Due to Microsoft’s recent price reduction, and what seemed like a worthwhile deal at Curry’s (an extra wireless controller and a couple of games thrown in for free), I somewhat unexpectedly became the owner of an XBox 360 Elite last weekend.
Not being a gamer, particularly – though I don’t mind having the facility for games thrown in – I’m more interested in the XBox for its capabilities as a Media Center Extender. In theory, at least, you can store all your digital media on your home network, and watch or listen to it through your TV, by way of the XBox. (There are stand-alone extenders that aren’t also games consoles, but they seem to be less available here than in the US, they cost nearly as much as an XBox, and the massed opinion of the Internet seems to think that the XBox is technically the best media extender anyway, so the choice was fairly inevitable.)
If I want to explore that possibility, then the next thing I need is a home network capable of transferring media information fast enough. Now, I already have Wi-Fi and it might do the job – but video would be pushing the capacity of a Wi-Fi network somewhat, and I’m not especially keen to have to run an Ethernet cable from the office upstairs to the living room downstairs so, remembering some mention of Ethernet through the power cables, I looked it up.
It seems there’s more than one system, but HomePlug appears to be the name to look for. I found a UK company that produces HomePlug products, and ordered a couple of Solwise 200Mbps HomePlug AV Ethernet Adaptor with Simple Connect & Mains Through. Try saying that without your teeth in.
Obviously while part of the appeal of going for something like HomePlug is that it should save the hassle of cabling, another part is that it’s a cool technical toy. Ethernet through the power cables! Obviously that is going to save the planet and stop all wars, instantly!
Unfortunately I have to report that it isn’t so.
The doohickeys duly arrived on Wednesday, and I rushed home to plug them in and enjoy the thrill of watching something that I could perfectly adequately have watched by using the built-in capabilities of the television, but doing so via the network from my PC upstairs! Please contain your excitement.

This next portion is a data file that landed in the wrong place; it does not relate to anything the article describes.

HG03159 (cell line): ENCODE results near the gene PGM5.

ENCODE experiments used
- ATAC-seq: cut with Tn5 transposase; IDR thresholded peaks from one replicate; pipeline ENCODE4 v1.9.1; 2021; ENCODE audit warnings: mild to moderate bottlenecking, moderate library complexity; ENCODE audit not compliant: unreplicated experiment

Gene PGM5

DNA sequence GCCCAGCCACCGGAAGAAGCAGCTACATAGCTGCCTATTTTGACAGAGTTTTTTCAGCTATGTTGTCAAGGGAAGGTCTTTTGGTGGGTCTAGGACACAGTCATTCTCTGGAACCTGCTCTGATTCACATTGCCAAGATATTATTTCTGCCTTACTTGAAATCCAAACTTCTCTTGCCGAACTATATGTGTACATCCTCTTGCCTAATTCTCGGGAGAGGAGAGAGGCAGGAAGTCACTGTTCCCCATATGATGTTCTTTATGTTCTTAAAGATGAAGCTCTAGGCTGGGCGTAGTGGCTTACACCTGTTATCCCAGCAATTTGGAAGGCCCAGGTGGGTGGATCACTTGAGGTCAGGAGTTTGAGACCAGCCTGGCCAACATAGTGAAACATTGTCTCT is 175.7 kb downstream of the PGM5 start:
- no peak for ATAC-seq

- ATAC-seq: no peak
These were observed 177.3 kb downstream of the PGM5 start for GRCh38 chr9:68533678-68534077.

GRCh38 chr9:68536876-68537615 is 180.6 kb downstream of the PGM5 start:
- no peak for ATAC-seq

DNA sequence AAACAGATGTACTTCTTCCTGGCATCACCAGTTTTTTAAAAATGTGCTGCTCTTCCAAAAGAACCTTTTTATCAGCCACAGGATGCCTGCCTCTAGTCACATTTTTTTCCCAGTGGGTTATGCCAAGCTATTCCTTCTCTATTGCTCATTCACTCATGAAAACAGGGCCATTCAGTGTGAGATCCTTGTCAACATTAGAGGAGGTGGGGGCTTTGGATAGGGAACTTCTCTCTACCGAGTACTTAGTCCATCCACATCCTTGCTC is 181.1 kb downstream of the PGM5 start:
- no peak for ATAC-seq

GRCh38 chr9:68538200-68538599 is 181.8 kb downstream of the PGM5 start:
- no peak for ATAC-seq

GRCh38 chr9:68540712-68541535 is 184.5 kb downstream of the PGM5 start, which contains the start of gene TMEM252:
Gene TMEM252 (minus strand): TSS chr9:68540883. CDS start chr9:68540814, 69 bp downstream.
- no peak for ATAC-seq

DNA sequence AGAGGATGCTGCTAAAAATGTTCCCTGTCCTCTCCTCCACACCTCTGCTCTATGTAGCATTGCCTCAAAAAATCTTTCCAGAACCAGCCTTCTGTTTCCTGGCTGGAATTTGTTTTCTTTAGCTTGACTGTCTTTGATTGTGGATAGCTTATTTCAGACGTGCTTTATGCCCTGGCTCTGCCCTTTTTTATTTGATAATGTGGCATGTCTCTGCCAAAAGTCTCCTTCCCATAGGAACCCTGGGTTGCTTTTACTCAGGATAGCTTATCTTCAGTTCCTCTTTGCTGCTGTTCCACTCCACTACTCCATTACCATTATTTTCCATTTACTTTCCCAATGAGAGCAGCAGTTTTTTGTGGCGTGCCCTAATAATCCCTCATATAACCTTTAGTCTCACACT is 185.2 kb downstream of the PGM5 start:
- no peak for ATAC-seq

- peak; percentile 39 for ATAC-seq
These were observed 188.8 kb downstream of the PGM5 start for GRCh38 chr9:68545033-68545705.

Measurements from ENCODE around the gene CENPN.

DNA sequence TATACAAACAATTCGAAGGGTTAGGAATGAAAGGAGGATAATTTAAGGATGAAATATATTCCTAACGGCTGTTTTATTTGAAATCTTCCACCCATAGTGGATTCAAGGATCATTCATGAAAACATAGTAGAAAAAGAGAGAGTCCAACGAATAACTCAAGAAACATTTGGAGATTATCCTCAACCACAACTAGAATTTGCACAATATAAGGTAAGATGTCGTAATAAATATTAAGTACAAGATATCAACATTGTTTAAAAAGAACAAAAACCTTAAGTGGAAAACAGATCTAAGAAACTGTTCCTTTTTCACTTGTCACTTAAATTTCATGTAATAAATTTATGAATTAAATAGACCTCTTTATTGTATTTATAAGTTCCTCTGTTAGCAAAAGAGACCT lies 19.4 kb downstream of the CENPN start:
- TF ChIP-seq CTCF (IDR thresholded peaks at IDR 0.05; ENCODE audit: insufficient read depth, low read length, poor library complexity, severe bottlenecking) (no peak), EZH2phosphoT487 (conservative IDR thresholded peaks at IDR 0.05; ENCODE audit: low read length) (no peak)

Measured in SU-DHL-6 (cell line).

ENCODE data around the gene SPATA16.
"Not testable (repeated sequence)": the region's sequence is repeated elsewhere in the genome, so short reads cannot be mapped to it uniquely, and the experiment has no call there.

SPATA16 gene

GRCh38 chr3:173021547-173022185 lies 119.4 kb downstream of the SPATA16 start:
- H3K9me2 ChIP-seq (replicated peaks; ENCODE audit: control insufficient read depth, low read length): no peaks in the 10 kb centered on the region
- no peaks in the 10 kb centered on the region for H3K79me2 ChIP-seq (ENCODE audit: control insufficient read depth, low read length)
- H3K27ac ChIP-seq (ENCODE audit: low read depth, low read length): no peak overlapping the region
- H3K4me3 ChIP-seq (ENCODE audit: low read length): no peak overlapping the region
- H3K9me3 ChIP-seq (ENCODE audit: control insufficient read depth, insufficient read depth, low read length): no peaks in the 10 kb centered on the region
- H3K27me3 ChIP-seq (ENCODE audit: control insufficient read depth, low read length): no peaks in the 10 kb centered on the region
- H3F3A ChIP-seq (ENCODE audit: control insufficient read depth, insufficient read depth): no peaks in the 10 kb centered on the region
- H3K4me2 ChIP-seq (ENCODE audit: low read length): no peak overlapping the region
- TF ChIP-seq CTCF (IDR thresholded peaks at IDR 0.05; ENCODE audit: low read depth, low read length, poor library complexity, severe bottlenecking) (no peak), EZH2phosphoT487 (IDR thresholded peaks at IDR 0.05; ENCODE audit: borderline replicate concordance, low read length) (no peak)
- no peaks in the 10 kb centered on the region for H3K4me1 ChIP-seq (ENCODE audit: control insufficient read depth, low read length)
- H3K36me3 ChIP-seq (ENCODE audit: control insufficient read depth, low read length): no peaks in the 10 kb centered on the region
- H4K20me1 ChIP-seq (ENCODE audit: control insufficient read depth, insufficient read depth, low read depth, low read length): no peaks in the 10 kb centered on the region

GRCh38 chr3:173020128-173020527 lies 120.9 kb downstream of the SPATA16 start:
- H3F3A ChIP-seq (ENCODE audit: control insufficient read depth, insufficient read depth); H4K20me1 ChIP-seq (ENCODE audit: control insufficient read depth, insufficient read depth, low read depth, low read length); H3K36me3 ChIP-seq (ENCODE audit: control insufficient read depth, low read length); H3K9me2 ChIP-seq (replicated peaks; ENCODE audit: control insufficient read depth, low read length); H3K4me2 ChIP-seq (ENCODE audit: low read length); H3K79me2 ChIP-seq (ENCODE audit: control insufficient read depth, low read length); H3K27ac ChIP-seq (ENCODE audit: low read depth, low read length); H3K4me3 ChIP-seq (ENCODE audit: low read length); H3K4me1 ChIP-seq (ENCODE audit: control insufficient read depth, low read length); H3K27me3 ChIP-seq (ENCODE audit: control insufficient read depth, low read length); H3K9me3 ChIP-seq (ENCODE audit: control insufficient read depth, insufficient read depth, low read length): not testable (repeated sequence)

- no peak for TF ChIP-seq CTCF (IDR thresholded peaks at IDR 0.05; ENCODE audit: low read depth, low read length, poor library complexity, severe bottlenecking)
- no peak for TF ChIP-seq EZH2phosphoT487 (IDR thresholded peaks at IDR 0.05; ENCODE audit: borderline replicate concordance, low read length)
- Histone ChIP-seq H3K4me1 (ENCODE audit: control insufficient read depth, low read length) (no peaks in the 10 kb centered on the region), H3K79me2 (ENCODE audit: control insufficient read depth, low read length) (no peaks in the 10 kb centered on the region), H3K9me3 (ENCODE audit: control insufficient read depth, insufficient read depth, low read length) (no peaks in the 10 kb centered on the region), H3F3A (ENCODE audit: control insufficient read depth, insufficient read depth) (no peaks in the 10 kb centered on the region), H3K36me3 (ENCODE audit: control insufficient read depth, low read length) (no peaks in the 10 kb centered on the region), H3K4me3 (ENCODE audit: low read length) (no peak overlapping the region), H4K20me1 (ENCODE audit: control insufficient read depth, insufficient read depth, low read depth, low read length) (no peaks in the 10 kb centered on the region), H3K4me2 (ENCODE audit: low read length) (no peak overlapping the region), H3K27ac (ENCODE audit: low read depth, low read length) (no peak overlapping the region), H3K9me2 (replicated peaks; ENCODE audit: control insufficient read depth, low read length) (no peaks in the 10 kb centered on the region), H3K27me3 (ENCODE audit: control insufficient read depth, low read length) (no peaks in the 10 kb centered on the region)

Today, thanks to a long Ethernet cable I was able to substitute in instead, I arrived at the definite conclusion that the reason that the picture – and the whole network connection with it – inevitably failed after a few minutes of watching was because the HomePlugs, despite being sold as suitable for AV use, couldn’t cope.
Maybe if you want to try them elsewhere, they will work for you, as they do seem to be a wee bit susceptible to “other stuff” on the power supply. Debugging my power supply is a step too far for me, though, so they’re going back. It’s a bit of a disappointment, as I really wanted them to work – obviously, as I was prepared to spend money on them. Looks like I’m back to good old CAT5 cable; I may have to do a bit of DIY to put it in, but it’s a lot cheaper, and it works.
For the moment, that’s it, and I can watch digital TV (which I could do anyway), listen to my ripped music (slightly more convenient now) and watch old movies downloaded from the Internet Movie Archive (not previously possible without burning DVDs); but the nebulous plan is to get a Windows Home Server machine at some point (maybe something like this one), put some real disk space in it and actually reduce the number of DVD boxes I have lying around.